sbtulsa said:

Downtown will not come back until jobs come back. All the spending in the name of "economic development" miisses one grave point. These edifices create low paying jobs. they are basically service industry. Does anyone think that waiters/waitresses, hotel employees, arena employees, call center workers, et al, are going to buy houses, cars, attend high prioced events downtown with tickets they have bought. of course not. they will have little money left over in the household budget to do such things. The sales tax boost the governing boobs are hoping for will only come from transient visitors to the city. that will not be a reliable enough revenue stream to hire more cops, better fix the streets, and get other city services back to being adequate.

until Tulsa finds a way to bring the oil industry type salaries back to the city, downtown once again development will fall short of what we need. where is our so called "EDC"? where is the Chamber of Commerce? they are the ones who will determine the future of this city. other than making faces behind Bates on T GOV, we haven't seen or heard much from them. Maybe the two mill a year we pay them ought to go to hiring more cops.

Bob said:

My classic favorite of the Downtown ruling elites ineptitude for "downtown re-development" is the Main Mall.

In the early 1980's, when the fad to create downtown pedestrian malls was starting to fall out of favor, our local rulers latched onto that idea as the Last Best Hope to revitalize downtown.

It did not work. For the simple reason that the long-term decline in downtown RETAIL was immediately followed in the 1980's and 1990's by the server decline in downtown employment.

Several major downtown oil companies were acquired by out-of-state oil companies, and moved or eliminated almost all of our local jobs at AMOCO, Cities Service, Amerada Hess, etc.

Now, in their certified round-trip folly, they have now RE-OPENED main street to traffic. And, in the process denuded a finally mature 20-year old shaded street for some little sticks stuck in the ground.

So, to recap:

We got to pay to convert Main Street from a one-way street to a Pedestrian Mall.

Then, we got to pay to convert Main Street from a Pedestrian Mall back to a two-way Street.

Sometimes doing NOTHING is better than doing the WRONG thing.

Unless you're the construction company.......

sbtulsa said:

"Sometimes doing NOTHING is better than doing the WRONG thing."

We can also add "at the wrong time". The topic we are talking about requires forethought. I worked in downtown from '80 through '84. Went to Mayfest at lunch. Regularly ate at Ike's Chili, Nelson's. Then went home to family. The people that stayed in business made their money at lunch and stayed open in the evening because they could afford to or catered to those who stayed over after work.

The time to act was when the buyouts of the oilies occured. If saving downtown was some kind of tradition or imperative, it would have been done or at least started in the 80's. Neither happened.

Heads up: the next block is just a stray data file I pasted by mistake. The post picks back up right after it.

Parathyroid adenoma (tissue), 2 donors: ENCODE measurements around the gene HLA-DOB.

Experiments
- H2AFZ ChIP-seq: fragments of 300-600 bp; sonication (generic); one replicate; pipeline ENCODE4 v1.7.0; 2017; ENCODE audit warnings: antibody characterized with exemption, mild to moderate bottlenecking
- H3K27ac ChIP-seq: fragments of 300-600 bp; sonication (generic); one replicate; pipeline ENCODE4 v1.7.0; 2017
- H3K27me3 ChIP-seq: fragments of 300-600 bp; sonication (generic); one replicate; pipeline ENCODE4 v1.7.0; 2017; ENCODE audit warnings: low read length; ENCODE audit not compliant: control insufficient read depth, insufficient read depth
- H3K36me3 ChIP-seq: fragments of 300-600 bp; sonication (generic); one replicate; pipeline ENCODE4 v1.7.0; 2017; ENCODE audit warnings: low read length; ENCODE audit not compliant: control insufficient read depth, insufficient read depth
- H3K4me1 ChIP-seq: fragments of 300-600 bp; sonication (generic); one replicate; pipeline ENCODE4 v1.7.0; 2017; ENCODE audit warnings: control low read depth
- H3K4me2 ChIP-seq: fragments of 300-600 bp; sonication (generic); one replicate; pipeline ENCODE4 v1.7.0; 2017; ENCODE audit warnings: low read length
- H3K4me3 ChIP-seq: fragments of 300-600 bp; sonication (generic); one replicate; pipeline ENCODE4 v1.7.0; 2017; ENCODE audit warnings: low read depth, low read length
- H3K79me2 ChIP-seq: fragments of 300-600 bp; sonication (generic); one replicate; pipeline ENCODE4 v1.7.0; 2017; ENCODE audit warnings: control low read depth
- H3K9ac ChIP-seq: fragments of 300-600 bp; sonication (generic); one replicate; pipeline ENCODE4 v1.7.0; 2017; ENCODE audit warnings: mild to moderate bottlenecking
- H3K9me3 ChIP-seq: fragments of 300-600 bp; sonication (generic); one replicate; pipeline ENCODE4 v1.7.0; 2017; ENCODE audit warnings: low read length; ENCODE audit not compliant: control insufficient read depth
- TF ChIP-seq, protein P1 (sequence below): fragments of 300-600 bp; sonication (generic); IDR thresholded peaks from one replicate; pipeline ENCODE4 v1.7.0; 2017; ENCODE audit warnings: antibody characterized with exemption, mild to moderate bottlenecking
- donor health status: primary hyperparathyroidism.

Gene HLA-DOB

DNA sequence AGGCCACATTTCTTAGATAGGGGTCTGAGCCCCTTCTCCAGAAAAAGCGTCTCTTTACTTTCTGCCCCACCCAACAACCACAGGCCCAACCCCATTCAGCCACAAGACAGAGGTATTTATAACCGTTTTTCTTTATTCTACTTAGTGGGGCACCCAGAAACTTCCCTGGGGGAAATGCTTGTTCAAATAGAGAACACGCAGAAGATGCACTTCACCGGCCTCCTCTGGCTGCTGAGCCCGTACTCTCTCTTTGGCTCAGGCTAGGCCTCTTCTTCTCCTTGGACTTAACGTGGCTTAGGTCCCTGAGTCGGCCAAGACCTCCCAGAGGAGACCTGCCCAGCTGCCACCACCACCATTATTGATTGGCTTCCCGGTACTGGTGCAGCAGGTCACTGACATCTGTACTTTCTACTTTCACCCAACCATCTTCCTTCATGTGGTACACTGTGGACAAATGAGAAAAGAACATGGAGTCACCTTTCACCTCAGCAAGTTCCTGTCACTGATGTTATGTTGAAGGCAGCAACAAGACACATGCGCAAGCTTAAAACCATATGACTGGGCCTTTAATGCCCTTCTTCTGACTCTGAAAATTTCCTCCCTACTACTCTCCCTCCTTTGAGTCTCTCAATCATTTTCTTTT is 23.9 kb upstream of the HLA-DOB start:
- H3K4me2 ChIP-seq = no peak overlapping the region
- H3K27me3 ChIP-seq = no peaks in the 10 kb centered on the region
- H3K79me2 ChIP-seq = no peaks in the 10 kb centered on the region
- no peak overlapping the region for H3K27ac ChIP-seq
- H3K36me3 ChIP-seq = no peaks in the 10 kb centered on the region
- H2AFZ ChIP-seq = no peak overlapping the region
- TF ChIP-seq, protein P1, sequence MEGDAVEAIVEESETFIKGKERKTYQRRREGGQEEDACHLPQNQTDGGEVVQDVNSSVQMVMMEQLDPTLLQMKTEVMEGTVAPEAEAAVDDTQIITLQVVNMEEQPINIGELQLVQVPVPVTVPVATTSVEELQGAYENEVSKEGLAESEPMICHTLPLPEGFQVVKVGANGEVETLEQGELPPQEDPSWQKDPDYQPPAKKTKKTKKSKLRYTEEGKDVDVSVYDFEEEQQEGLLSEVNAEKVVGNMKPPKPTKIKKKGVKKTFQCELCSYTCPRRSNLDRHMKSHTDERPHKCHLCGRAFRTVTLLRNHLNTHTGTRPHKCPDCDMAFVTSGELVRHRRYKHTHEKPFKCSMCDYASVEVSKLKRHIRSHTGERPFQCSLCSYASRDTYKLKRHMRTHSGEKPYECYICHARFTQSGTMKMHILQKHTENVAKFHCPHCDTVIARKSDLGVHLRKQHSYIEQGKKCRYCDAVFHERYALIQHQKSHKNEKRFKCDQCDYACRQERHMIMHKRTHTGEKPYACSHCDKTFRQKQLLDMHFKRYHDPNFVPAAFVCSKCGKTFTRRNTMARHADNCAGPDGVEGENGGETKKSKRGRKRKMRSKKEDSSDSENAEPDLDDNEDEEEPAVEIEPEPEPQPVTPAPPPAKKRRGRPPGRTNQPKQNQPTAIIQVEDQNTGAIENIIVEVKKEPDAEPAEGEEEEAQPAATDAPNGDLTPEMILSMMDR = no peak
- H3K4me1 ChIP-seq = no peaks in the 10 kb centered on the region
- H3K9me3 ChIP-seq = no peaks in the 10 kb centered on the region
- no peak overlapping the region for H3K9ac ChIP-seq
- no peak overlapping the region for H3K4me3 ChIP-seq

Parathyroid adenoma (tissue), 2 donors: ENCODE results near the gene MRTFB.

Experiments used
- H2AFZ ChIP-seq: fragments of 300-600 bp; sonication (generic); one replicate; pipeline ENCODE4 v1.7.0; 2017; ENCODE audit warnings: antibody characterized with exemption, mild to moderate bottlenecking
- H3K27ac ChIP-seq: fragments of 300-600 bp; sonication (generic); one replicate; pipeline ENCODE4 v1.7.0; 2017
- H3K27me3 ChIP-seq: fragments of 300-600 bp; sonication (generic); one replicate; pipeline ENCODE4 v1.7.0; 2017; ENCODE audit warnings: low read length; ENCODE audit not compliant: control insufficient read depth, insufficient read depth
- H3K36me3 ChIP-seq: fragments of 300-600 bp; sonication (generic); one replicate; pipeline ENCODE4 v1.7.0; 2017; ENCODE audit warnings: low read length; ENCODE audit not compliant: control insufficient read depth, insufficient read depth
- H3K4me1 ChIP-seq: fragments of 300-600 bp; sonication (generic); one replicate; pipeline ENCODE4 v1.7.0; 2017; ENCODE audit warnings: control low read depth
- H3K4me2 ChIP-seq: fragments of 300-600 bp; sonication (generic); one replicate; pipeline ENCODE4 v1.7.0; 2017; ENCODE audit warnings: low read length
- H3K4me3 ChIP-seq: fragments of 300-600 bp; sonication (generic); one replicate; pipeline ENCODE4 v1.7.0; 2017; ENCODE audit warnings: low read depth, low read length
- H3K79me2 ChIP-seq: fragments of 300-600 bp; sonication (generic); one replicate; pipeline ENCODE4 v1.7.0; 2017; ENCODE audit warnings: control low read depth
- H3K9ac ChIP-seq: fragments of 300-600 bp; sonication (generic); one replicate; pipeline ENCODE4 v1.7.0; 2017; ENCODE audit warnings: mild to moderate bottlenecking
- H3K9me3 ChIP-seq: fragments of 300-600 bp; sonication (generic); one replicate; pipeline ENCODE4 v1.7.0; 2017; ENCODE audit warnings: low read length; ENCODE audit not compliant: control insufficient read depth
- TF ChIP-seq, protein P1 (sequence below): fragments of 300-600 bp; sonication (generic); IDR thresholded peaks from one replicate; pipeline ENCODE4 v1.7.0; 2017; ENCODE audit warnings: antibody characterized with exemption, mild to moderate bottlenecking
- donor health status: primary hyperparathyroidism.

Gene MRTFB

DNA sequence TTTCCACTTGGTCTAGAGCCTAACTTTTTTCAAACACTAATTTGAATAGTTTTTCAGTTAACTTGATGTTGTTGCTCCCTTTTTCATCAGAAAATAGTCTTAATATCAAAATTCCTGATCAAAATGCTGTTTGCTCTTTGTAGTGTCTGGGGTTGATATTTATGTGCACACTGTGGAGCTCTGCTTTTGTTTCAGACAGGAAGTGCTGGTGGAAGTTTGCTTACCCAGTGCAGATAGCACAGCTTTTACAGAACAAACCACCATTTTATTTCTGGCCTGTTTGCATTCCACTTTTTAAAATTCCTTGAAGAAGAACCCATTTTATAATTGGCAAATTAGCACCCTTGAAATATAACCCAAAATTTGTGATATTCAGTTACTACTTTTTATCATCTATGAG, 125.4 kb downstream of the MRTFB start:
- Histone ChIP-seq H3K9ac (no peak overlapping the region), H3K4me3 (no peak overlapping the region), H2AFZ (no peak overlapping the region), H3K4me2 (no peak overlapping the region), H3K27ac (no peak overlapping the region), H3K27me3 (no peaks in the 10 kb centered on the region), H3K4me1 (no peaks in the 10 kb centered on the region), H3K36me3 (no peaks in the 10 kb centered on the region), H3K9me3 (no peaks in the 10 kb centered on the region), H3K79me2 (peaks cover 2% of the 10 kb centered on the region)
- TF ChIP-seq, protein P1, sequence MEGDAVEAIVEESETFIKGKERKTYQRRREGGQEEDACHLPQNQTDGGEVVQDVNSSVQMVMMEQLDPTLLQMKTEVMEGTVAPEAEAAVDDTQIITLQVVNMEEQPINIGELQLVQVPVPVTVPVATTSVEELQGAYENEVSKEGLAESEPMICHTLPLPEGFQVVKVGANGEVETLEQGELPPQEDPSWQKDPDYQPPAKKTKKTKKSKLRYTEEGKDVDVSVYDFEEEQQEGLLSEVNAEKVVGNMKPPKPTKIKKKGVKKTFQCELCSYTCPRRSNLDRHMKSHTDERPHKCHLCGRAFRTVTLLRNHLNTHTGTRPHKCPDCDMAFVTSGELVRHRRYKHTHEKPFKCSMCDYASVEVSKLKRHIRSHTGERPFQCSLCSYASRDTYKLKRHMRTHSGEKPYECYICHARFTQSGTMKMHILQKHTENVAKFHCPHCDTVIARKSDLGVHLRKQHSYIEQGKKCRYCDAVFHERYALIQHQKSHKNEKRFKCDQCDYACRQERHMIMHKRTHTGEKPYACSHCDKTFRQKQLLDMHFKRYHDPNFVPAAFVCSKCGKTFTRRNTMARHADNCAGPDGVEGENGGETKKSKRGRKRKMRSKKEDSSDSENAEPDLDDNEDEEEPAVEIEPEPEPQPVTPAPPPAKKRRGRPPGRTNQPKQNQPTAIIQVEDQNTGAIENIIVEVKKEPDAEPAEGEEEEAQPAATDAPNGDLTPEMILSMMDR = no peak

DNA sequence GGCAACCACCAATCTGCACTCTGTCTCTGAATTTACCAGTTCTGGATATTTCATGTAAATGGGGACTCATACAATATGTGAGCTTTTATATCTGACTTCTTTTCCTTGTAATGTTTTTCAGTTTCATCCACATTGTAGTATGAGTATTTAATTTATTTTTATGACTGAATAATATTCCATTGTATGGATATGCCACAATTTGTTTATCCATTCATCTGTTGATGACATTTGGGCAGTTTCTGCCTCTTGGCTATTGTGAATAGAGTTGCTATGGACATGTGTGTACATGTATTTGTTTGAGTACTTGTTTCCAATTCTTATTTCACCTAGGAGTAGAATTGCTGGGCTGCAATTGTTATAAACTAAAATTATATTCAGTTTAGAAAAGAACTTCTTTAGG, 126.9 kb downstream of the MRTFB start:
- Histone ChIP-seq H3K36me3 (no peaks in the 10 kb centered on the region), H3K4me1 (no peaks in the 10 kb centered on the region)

That's the proof that downtown redevelopment has an ulterior motive. Anyone smart enough to gebnerate wealth and trust funds knew when to really save downtown. They probably bought up land cheap and on purpose. Now they are using our legitimately hard earned tax dollars to make their investment profitable, "for the sake of the next generation".

BATPUCKY -

susan said:

Ken Neal may not be printing "his opinion" much longer as some in the world news feel printed newspapers will be obsolete by 2011.

Floyd said:

You're settting up a strawman. I just read the editorial in question, and agree or disagree, Neal was clearly referring to infrastructure neglect, not grand projects.

But I guess you've got to write about something.

tulsawillis Author Profile Page said:

I agree somewhat with Floyd. Over the past two decades downtown has not suffered from a lack of iconic (or proposed iconic) projects. But until about 7 years ago, the city had grossly ignored the state of the basic infrastructure.

This issue just adds to the overall image problem of downtown. Bad streets create another excuse for people to avoid downtown. Those of us who work downtown are facing jackhammers outside our windows and large construction equipment as the new traffic obstacles.

But, hopefully it will be nice when it's finished.

Paul Uttinger said:

The repairs below ground are one issue. The "improvements" at the surface and above are another. In general, the new rough brick sidewalks are not better than the concrete sidewalks they replaced.

Ken Neal:

"Sidewalks will be brick, not only for aesthetics but because it's easier to tear out brick than a poured concrete sidewalk."

Why would the new bricks need to be torn out, anyway? Does my asking about the quality of the curbs and sidewalks make me a grump?

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This page contains a single entry by Michael Bates published on August 6, 2007 10:57 PM.